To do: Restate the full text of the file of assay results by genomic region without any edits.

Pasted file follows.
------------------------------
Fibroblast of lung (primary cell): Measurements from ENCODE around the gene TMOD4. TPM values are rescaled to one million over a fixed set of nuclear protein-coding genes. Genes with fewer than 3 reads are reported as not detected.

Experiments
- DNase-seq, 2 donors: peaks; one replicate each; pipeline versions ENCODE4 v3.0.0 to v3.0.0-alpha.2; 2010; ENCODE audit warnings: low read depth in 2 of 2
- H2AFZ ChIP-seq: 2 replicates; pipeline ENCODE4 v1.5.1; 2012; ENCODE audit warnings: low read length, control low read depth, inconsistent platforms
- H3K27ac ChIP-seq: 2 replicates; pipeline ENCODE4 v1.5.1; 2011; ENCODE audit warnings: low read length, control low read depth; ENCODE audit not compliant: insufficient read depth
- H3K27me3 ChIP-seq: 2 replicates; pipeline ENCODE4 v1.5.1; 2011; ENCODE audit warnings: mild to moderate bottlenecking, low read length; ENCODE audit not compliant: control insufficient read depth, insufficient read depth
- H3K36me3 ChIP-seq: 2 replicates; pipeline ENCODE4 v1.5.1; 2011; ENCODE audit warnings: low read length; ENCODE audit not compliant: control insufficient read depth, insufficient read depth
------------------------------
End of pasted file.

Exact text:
Fibroblast of lung (primary cell): Measurements from ENCODE around the gene TMOD4. TPM values are rescaled to one million over a fixed set of nuclear protein-coding genes. Genes with fewer than 3 reads are reported as not detected.

Experiments
- DNase-seq, 2 donors: peaks; one replicate each; pipeline versions ENCODE4 v3.0.0 to v3.0.0-alpha.2; 2010; ENCODE audit warnings: low read depth in 2 of 2
- H2AFZ ChIP-seq: 2 replicates; pipeline ENCODE4 v1.5.1; 2012; ENCODE audit warnings: low read length, control low read depth, inconsistent platforms
- H3K27ac ChIP-seq: 2 replicates; pipeline ENCODE4 v1.5.1; 2011; ENCODE audit warnings: low read length, control low read depth; ENCODE audit not compliant: insufficient read depth
- H3K27me3 ChIP-seq: 2 replicates; pipeline ENCODE4 v1.5.1; 2011; ENCODE audit warnings: mild to moderate bottlenecking, low read length; ENCODE audit not compliant: control insufficient read depth, insufficient read depth
- H3K36me3 ChIP-seq: 2 replicates; pipeline ENCODE4 v1.5.1; 2011; ENCODE audit warnings: low read length; ENCODE audit not compliant: control insufficient read depth, insufficient read depth